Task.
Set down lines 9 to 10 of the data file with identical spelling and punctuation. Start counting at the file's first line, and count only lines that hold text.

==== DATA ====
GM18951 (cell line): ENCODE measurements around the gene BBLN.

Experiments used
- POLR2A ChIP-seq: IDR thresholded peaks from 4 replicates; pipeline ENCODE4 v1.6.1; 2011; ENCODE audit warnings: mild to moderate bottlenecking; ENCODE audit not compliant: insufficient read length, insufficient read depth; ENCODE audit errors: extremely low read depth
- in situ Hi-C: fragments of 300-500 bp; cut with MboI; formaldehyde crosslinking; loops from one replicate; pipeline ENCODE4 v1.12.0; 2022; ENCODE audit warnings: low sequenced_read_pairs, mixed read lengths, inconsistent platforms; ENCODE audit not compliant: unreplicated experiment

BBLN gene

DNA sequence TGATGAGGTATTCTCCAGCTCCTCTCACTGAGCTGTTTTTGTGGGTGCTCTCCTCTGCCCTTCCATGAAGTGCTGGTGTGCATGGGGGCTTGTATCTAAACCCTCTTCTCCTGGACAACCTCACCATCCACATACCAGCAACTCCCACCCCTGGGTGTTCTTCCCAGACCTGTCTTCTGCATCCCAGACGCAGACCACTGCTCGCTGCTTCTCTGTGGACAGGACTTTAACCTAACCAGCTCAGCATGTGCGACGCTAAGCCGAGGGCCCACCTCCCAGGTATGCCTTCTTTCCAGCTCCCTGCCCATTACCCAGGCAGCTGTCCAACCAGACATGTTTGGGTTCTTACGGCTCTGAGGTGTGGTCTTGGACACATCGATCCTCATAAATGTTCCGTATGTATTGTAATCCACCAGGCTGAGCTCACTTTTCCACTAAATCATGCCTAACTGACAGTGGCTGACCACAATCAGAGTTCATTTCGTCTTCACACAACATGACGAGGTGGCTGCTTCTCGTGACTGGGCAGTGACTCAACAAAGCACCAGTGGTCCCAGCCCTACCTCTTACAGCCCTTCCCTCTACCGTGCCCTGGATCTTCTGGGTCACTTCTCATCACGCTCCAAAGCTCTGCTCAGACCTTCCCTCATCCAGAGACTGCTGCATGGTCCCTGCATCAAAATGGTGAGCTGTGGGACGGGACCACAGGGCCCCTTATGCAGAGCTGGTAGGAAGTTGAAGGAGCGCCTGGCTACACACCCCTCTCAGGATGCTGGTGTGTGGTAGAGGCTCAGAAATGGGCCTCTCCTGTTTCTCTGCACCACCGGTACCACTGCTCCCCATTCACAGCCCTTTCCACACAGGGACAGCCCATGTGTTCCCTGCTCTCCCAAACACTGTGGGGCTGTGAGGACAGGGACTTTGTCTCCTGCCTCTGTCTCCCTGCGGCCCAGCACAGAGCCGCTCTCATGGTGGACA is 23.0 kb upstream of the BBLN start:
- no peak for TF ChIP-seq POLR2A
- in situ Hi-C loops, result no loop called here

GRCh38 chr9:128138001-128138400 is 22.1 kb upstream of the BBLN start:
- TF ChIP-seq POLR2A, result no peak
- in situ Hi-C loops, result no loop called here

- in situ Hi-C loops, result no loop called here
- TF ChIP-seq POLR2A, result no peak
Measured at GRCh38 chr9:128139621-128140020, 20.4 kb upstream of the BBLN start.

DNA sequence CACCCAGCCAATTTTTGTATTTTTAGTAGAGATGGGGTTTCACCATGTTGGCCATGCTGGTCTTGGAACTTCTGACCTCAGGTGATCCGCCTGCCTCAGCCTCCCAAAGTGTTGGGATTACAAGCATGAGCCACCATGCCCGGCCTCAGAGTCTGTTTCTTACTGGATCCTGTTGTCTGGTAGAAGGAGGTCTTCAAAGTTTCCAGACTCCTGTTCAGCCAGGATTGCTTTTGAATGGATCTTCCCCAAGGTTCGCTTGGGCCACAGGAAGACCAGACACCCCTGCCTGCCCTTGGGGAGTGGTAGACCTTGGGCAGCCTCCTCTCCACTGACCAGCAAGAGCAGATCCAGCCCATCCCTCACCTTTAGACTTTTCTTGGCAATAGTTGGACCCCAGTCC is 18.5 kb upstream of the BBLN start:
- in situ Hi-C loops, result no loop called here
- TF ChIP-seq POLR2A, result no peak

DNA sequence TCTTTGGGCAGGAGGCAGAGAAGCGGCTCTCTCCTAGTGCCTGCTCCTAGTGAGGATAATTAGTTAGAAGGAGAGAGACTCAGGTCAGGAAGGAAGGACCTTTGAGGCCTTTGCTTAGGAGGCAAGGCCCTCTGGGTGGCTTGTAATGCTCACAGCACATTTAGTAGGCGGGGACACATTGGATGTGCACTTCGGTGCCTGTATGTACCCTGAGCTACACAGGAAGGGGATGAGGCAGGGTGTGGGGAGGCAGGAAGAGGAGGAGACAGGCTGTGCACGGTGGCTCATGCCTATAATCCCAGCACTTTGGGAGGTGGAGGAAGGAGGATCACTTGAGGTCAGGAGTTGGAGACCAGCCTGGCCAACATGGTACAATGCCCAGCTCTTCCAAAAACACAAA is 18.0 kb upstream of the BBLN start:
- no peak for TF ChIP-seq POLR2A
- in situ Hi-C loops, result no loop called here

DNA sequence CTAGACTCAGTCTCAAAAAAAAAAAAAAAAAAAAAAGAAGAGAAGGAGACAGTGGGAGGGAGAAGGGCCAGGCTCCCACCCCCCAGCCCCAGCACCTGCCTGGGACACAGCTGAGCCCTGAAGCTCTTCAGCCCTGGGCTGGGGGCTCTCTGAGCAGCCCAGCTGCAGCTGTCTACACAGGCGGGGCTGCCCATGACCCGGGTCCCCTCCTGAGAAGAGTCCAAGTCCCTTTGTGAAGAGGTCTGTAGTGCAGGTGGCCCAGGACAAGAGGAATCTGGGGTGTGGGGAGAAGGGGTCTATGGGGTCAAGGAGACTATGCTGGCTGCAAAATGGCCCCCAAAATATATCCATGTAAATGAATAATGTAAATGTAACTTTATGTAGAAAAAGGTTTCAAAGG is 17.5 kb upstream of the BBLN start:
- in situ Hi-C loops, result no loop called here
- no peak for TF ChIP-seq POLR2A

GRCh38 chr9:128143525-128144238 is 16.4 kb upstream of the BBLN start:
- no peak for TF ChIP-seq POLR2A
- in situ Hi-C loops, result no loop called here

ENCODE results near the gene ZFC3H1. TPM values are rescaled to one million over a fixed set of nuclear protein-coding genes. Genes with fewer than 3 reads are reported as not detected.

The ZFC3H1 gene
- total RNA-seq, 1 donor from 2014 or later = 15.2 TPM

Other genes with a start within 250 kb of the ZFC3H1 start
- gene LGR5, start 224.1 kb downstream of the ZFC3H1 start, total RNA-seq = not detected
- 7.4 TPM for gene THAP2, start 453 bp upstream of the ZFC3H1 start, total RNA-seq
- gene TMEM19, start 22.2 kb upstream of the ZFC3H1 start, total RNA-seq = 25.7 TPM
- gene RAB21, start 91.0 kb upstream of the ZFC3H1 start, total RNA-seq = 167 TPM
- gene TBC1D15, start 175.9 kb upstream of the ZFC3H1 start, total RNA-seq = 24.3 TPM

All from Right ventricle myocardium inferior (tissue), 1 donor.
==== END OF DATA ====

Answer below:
GRCh38 chr9:128138001-128138400 is 22.1 kb upstream of the BBLN start:
- TF ChIP-seq POLR2A, result no peak